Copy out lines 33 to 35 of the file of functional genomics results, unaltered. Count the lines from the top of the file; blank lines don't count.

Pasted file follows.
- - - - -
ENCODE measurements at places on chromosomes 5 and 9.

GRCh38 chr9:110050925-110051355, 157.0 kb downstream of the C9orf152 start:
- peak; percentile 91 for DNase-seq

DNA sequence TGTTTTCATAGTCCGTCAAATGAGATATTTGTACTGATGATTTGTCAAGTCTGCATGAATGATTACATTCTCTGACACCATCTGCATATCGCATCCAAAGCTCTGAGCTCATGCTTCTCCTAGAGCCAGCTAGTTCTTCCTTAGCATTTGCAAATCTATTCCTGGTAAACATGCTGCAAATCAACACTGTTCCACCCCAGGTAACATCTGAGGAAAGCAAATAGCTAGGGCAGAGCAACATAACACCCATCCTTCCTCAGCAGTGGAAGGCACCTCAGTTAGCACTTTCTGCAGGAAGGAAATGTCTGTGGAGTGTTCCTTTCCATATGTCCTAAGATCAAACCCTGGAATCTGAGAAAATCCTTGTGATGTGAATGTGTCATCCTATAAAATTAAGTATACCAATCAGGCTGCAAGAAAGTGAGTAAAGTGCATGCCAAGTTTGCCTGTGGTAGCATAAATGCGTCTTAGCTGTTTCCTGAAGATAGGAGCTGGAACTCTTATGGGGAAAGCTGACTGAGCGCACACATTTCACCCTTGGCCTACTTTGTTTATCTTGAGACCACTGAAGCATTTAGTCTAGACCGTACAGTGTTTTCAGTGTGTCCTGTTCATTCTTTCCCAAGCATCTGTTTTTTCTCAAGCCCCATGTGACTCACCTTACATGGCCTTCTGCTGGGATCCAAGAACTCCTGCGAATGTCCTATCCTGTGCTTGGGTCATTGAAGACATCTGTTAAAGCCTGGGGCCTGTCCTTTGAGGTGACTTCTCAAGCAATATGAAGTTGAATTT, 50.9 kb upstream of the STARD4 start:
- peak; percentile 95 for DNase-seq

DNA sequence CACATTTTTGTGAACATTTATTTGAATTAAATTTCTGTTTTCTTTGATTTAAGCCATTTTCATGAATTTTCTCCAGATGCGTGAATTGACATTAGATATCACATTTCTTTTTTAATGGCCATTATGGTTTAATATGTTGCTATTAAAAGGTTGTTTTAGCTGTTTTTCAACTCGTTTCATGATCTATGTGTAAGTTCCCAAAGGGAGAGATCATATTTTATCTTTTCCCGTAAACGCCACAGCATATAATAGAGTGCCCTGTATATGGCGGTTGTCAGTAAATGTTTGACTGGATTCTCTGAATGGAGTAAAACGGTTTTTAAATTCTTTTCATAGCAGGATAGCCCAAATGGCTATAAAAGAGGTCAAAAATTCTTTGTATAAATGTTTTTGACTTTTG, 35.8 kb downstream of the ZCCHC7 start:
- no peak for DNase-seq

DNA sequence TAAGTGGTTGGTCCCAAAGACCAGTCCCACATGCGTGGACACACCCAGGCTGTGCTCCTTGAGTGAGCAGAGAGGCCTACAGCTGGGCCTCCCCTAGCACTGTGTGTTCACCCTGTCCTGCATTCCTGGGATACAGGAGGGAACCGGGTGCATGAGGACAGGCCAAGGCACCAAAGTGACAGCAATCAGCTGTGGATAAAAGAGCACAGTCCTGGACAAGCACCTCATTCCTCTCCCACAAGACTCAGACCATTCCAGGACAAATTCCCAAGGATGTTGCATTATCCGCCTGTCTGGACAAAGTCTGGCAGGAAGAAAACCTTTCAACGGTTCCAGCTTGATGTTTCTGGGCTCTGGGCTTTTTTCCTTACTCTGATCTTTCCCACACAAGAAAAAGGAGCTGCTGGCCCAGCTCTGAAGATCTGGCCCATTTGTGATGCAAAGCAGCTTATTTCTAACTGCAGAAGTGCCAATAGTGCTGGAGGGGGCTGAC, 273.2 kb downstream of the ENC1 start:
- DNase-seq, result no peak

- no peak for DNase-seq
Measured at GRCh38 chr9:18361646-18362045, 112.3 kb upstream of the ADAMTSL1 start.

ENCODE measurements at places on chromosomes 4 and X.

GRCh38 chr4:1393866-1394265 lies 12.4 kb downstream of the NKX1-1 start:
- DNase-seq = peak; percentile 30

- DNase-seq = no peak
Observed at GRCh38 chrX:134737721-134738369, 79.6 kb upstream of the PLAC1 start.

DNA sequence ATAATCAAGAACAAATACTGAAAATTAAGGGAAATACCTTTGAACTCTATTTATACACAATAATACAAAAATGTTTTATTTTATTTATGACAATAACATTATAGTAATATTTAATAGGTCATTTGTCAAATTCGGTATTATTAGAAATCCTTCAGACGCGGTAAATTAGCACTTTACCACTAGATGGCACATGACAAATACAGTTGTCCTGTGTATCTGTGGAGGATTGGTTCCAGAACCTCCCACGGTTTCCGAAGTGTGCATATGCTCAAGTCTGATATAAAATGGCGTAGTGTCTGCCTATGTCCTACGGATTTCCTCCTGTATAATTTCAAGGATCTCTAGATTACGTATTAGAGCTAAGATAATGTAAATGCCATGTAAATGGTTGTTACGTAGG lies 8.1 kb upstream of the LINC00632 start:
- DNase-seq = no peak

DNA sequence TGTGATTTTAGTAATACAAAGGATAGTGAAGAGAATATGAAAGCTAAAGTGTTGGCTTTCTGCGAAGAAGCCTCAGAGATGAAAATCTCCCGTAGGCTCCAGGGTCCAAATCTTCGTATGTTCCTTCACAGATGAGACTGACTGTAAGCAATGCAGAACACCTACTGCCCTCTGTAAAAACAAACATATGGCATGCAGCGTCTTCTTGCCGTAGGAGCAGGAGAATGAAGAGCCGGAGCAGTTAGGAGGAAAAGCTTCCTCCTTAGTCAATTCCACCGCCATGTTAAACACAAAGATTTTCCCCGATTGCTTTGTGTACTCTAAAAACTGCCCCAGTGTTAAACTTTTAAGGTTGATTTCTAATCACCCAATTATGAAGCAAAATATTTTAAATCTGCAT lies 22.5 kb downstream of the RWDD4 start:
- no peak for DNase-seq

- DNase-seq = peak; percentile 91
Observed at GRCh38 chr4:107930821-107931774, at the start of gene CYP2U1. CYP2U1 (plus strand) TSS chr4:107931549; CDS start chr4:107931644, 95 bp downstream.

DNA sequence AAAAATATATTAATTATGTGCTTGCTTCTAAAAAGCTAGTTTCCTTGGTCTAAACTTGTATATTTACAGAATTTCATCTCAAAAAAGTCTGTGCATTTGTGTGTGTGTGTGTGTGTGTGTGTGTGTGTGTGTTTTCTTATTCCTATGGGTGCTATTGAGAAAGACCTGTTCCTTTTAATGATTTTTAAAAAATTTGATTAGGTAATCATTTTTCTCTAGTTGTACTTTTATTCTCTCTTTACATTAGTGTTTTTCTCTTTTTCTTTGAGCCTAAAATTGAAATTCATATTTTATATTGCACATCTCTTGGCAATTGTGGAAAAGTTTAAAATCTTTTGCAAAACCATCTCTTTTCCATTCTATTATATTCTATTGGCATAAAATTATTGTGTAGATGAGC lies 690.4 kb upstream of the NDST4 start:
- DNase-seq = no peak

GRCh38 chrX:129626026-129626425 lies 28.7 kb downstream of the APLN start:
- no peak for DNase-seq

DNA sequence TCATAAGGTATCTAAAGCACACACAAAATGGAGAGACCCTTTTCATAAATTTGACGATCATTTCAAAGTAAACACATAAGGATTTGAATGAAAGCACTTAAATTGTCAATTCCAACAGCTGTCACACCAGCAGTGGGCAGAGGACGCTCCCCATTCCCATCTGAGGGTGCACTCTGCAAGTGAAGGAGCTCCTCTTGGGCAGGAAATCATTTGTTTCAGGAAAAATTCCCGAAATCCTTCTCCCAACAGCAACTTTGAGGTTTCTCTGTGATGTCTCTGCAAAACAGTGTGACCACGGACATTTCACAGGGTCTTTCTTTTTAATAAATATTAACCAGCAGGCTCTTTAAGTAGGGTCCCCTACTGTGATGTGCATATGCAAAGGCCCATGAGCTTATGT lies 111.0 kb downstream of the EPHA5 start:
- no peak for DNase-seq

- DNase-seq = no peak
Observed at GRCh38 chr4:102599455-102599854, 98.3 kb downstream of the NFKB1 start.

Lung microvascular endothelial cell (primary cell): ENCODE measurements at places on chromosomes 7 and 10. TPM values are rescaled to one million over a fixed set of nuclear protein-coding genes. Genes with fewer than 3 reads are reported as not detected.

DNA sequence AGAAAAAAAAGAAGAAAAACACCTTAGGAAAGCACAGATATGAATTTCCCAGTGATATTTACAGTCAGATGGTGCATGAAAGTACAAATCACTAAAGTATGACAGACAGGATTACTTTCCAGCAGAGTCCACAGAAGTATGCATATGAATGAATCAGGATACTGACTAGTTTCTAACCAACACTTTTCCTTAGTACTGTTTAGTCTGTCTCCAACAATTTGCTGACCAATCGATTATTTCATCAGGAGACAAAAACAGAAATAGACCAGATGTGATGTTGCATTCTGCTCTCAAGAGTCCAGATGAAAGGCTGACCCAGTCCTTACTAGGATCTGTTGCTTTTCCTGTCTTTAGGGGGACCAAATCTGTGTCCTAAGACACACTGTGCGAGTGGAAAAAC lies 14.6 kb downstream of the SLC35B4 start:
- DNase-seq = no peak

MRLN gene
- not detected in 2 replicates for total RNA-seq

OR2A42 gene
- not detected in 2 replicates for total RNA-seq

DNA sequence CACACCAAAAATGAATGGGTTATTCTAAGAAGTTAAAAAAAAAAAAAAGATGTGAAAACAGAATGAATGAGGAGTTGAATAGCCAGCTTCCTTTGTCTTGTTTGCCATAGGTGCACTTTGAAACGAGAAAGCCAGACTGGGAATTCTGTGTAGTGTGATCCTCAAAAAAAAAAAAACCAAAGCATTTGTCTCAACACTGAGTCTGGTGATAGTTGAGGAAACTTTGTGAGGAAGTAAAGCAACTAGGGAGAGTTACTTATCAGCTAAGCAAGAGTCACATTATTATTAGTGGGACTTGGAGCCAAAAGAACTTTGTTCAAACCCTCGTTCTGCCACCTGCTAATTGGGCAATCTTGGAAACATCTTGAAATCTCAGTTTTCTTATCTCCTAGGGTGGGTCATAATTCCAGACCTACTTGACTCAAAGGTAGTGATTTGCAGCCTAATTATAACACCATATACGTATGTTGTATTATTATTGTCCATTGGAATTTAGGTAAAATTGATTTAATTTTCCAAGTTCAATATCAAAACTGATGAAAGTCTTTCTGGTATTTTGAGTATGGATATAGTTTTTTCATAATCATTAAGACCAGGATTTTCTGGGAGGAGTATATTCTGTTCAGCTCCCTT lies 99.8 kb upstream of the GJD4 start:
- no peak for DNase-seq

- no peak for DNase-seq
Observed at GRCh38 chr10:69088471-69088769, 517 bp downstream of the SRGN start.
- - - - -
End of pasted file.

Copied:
- DNase-seq = no peak

MRLN gene
- not detected in 2 replicates for total RNA-seq